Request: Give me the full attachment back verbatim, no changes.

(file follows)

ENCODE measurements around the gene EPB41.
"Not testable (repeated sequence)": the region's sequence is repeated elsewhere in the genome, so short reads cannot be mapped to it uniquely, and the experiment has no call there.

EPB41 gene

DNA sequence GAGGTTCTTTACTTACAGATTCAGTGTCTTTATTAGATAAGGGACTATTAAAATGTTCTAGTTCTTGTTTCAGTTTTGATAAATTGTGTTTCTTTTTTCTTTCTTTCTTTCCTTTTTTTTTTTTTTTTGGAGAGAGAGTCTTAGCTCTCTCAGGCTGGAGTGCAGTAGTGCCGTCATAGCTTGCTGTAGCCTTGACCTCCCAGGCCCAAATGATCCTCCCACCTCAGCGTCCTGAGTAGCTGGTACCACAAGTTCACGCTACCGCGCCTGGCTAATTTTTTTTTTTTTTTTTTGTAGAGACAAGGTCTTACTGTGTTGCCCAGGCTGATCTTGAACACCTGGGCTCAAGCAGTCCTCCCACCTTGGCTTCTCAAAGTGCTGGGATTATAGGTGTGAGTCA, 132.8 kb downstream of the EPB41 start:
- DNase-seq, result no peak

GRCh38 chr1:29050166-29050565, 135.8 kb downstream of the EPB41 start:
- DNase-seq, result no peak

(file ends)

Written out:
ENCODE measurements around the gene EPB41.
"Not testable (repeated sequence)": the region's sequence is repeated elsewhere in the genome, so short reads cannot be mapped to it uniquely, and the experiment has no call there.

EPB41 gene

DNA sequence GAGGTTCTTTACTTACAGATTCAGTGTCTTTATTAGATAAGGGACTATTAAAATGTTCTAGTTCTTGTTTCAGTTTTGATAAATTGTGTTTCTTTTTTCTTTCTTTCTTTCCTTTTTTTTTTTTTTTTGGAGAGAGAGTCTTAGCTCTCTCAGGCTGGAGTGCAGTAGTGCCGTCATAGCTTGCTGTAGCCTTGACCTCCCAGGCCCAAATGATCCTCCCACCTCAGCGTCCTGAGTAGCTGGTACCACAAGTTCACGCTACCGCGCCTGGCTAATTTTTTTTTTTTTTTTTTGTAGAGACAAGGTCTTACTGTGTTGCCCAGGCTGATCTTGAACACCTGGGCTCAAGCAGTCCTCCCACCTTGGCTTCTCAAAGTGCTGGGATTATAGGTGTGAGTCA, 132.8 kb downstream of the EPB41 start:
- DNase-seq, result no peak

GRCh38 chr1:29050166-29050565, 135.8 kb downstream of the EPB41 start:
- DNase-seq, result no peak